Service Chiefs Agree To Take Orders From Chief Of Defence Staff

28/03/2021 42 Views

The Service Chiefs have agreed to subordinate themselves under the Chief of Defence Staff, General Lucky Irabor, in line with universal best practices.

The Chief of Air Staff, Oladayo Also, said commanders of all ongoing military operations will henceforth report directly to Irabor, as obtained in military organisations across the world.

The Service Chiefs’ decision may not be unconnected to the frosty relationship that existed between the former Service Chiefs and the erstwhile CDS, Gabriel Olonisakin.

In a statement by the Director of Public Relations and Information, Air Commodore Edward Gabkwet, the Service Chiefs took the decision to strengthen efforts to check the country’s security challenges.

The statement partly read: “The Chief of Air Staff (CAS), Air Marshal Oladayo Amao has stated that the Nigerian Air Force (NAF) and other sister Services have agreed to subordinate themselves to the Defence Headquarters (DHQ), under the abled leadership of the Chief of Defence Staff (CDS), General Lucky Irabor.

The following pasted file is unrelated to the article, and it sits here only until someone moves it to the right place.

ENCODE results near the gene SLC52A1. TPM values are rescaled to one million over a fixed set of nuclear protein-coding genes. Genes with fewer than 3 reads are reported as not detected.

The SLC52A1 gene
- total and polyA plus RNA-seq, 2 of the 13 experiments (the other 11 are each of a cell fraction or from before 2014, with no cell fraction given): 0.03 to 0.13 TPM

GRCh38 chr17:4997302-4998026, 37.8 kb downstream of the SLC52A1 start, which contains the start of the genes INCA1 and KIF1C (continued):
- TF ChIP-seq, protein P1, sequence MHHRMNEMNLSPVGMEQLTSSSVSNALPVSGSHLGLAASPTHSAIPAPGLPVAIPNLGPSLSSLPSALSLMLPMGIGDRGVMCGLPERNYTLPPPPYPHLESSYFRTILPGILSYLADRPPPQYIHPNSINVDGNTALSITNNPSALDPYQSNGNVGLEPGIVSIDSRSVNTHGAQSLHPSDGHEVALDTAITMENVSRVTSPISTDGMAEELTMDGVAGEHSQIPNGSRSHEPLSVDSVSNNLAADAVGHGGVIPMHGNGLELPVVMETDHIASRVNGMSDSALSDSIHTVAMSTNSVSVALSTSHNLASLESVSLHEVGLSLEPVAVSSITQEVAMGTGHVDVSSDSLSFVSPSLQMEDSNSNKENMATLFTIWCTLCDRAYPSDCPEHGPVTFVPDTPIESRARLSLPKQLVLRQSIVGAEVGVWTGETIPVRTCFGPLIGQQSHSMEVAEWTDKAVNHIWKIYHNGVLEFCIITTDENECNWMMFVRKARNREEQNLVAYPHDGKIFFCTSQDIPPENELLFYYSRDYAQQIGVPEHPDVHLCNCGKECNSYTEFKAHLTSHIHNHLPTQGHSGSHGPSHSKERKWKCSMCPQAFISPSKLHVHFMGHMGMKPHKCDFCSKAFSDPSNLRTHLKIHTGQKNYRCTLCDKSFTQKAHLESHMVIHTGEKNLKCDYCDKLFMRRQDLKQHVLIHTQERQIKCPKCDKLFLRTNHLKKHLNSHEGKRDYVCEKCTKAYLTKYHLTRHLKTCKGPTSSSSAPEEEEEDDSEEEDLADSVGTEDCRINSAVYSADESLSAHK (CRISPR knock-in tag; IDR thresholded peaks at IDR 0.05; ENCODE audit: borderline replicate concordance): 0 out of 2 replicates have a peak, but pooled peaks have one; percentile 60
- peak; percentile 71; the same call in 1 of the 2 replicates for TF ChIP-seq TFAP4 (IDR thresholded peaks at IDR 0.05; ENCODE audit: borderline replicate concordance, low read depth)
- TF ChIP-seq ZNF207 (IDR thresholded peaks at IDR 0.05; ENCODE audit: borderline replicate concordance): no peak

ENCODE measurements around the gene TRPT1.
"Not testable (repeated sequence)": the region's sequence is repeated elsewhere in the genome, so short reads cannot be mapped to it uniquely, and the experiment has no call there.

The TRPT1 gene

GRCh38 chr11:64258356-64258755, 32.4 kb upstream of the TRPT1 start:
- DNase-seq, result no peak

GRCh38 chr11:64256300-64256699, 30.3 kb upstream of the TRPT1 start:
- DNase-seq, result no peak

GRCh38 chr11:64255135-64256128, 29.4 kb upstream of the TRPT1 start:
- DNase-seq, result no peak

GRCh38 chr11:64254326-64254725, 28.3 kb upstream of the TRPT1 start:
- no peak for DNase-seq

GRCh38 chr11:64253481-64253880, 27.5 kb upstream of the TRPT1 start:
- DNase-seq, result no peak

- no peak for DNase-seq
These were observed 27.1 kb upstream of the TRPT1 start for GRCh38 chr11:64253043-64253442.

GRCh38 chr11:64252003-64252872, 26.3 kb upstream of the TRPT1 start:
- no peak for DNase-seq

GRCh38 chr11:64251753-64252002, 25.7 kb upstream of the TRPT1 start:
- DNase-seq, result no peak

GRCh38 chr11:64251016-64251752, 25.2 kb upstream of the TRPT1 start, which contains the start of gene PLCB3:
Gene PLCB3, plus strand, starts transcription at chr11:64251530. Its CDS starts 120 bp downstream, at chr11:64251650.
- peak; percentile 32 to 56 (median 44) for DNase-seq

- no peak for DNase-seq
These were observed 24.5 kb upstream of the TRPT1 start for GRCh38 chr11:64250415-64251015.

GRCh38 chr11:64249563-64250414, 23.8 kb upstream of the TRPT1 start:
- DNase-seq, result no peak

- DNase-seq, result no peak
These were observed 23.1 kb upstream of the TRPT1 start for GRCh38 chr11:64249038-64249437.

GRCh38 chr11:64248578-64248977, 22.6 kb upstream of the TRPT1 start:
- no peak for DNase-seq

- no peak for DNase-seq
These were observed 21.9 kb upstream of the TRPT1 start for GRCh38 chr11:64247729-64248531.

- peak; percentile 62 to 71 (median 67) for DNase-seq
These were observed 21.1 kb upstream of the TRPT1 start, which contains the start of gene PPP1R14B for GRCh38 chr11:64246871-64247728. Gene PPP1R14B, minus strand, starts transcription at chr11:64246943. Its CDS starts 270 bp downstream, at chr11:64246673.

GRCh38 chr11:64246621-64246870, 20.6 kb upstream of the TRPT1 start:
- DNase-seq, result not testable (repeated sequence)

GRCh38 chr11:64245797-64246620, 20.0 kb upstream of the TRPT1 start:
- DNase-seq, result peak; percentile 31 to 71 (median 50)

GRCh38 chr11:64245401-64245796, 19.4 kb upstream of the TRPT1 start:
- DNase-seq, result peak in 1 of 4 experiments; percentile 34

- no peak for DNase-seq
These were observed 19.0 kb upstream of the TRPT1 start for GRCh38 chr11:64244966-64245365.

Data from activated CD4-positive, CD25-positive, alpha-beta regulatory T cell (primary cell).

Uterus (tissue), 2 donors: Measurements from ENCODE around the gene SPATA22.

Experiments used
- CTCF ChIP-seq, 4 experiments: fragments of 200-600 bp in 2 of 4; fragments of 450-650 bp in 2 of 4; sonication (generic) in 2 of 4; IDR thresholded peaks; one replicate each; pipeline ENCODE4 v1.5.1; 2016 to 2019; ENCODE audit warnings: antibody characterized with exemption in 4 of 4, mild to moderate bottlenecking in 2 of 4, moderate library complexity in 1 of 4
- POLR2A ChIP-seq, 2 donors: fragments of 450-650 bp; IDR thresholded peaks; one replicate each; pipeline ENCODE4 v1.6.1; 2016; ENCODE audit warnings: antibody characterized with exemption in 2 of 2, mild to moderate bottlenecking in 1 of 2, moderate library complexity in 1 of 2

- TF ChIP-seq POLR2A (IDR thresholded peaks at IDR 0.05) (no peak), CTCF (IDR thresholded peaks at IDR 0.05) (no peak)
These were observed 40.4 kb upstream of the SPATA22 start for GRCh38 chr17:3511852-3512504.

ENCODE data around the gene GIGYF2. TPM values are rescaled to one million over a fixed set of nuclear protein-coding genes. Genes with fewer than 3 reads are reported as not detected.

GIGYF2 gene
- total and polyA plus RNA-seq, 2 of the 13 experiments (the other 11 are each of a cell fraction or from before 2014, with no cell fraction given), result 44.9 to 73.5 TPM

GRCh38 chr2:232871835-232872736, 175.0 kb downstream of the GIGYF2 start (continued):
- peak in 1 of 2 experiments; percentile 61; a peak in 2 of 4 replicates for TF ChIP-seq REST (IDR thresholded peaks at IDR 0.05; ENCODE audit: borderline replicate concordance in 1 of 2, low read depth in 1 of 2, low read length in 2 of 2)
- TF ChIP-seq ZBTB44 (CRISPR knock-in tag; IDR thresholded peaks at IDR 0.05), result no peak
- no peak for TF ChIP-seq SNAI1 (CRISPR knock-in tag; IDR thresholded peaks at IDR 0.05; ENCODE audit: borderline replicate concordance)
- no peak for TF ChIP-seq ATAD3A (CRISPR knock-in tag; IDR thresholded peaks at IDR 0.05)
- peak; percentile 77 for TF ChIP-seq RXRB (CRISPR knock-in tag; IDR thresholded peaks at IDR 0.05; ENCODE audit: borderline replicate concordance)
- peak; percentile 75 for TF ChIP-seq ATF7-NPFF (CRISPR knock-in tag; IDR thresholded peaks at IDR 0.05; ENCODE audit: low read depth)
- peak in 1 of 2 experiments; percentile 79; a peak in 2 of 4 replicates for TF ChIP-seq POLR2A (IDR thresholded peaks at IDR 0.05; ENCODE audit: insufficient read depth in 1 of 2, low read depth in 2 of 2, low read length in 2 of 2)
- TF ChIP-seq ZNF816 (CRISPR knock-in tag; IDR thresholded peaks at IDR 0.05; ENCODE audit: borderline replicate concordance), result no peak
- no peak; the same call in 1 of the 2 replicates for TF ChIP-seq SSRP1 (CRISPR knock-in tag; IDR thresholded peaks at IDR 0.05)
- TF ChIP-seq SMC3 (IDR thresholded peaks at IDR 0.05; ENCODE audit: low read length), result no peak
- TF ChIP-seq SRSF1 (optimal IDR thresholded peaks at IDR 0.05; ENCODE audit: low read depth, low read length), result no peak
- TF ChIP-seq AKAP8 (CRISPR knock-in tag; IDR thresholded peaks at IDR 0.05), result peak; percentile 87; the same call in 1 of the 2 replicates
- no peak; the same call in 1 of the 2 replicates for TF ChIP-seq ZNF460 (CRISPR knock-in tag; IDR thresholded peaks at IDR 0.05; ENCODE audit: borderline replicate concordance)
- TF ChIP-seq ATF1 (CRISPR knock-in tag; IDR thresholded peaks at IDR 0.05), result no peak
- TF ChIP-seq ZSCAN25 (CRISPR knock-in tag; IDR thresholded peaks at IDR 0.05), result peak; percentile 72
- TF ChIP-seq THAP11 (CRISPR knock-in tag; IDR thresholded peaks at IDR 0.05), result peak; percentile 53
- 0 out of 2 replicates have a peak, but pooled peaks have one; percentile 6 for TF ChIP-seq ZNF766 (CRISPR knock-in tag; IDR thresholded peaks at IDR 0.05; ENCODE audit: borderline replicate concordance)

“According to him, just as it is obtainable in military organisations worldwide, the DHQ is responsible for the command and control of the entire Armed Forces of Nigeria (AFN), which also means that all ongoing joint operations and Joint Task Forces are directly subordinated to the DHQ, and their commanders report directly to the CDS…”

Meanwhile, Action Democratic Party (ADP) has canvassed for the massive recruitment of able-bodied Nigerians into the armed forces. ADP’s National Chairman, Yabagi Sani, argued that the measure was required to safeguard the country’s territorial integrity.

The ADP chief, who expressed support for community policing, pushed for the decentralisation of the Nigeria Police Force, as part of measures to keep peace in the country.

Sani said: “We would like people to ponder over the puzzle that, while the Nigerian Army alone has an estimated strength of 300,000 trained officers and men, the ragtag Boko Haram fighters and the bandits combined, are said to be less than 20,000. So, what is happening?

“On banditry, kidnapping and other violent crimes across the country, our party’s position is that the time has come for the nation to consider the involvement of communities in security surveillance and policing, such as the use of hunters and local vigilantes that have proved to be rewarding in many instances of their engagements.”

He stressed the need to deploy senior Army officers to hot spots in the forests, remote areas, villages and battle theatres.

The ADP chief also threw his weight behind calls by well-meaning Nigerians for the country to seek external military assistance in the bid to decisively deal with the Boko Haram insurgency group.

Leave a Comment

Your email address will not be published. Required fields are marked *

Recent Comments